Our durable object storage service, Orbit, makes it easy to store many gigabytes or terrabytes of data securely, replicated across our two UK datacentres.
It frees you from having to think about scaling your storage capacity so you can just write whatever size data you need, whenever you need to and just pay for what you use.
It also gives you control over how that data can be accessed by different users or applications.
Orbit separates data within an account using containers. Containers are a bit like filesystem directories - they group together a set of objects and allow you to control access to them as a set.
There are two main types of Orbit authentication, User authentication and “API Client” authentication.
Users are account owners or collaborators and can read and write to all Orbit containers on that account. User authentication is for trusted humans.
API Clients are credentials you can use to authenticate tools and applications, such as a web application storing avatars or a backup tool uploading backups.
So let’s go through setting up an API Client for use with a backup tool that will be limited to accessing just one Orbit storage container.
Click the cog icon at the top left of the page, next to your account name which will display the account menu. Then select the
API access menu option.
This will display your account’s API Clients list. Click the
New API Client button.
As this API Client is going to be used by our backups system, let’s give it the name
By default, API Clients have
Full privileges, which gives them read and write access to all Orbit containers on that account (and to all other cloud resources too).
Here though, we want our backup system to only have access to the backups data, so we’ll set the privileges for this API Client to
Orbit Storage Only. This will limit the API Client to accessing only the Orbit API and limit it’s access to specific containers we define.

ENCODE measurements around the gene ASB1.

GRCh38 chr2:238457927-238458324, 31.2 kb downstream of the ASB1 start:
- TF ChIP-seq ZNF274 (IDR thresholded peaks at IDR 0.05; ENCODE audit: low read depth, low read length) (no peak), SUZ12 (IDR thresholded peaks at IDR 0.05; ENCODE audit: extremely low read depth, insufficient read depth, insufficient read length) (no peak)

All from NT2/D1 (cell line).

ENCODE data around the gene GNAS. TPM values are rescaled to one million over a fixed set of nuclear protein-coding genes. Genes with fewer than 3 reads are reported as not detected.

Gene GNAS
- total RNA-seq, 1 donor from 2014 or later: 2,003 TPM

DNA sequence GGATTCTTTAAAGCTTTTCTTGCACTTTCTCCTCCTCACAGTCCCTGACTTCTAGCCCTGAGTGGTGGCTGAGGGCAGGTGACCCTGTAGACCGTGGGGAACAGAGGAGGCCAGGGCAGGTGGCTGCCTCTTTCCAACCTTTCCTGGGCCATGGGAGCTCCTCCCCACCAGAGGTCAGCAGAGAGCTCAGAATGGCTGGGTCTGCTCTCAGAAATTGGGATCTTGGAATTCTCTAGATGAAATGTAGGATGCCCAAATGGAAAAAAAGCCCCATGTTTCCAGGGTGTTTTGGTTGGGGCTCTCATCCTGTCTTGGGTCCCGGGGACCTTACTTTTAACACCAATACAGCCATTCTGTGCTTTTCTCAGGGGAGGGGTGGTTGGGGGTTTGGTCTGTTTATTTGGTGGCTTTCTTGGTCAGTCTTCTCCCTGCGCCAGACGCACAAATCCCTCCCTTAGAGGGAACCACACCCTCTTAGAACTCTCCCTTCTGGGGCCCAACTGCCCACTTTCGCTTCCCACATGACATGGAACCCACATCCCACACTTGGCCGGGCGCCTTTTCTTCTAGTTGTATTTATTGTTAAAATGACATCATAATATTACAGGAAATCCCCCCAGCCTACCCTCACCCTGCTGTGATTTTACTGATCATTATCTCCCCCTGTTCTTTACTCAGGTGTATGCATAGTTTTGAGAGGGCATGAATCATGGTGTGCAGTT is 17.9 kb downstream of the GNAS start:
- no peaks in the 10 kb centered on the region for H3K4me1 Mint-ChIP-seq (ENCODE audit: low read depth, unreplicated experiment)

When you click
Save, a new API Client will be created with a new identifier, which will look something like
cli-hgtla and a random secret which is displayed in the yellow box at the top. Note them both down (the random secret in particular cannot be displayed again, you’ll have to regenerate it if you lose it).
Now we need to create the container in Orbit. This can be done with Orbit’s OpenStack Swift compatible API, but here we’ll just use the Orbit Storage interface in Brightbox Manager (which uses that same API behind the scenes anyway).
In the main navigation bar on the left, click
Orbit Storage button, which will bring up a list of your Orbit containers (if you have any).
New Container to bring up the new container dialog. Let’s give this container a name of
backups - enter it into the name field.
Now we need to give the API Client permission to read and write to this container. So click the
Permissions tab, and enter the API Client identifier into both the
Read permissions and
Write permissions boxes. You need to prefix the API Client identifier with your account identifier and a colon, so it looks something like like:
That’s the Orbit side all done. The simplest way to test it is via our SFTP service. Just login using the API Client identifier as the username and the secret as the password.
You’ll notice that you can’t see any containers in the list, as the API Client doesn’t have permission to list them. But you can still enter the backups container and upload data to it just fine:
$ sftp email@example.com firstname.lastname@example.org's password: Connected to sftp.orbit.brightbox.com. sftp> ls sftp> cd backups sftp> put today.tar.gz Uploading today.tar.gz to /backups/today.tar.gz sftp> ls -l -rw-r--r-- 1 0 0 7516192768 08 Jan 17:06 today.tar.gz
Now you just need to configure your chosen backup software. Some tools, such as duplicity, natively support the OpenStack Swift API but most others will at least happily integrate via SFTP.
Last updated: 22 Mar 2016 at 16:31 UTC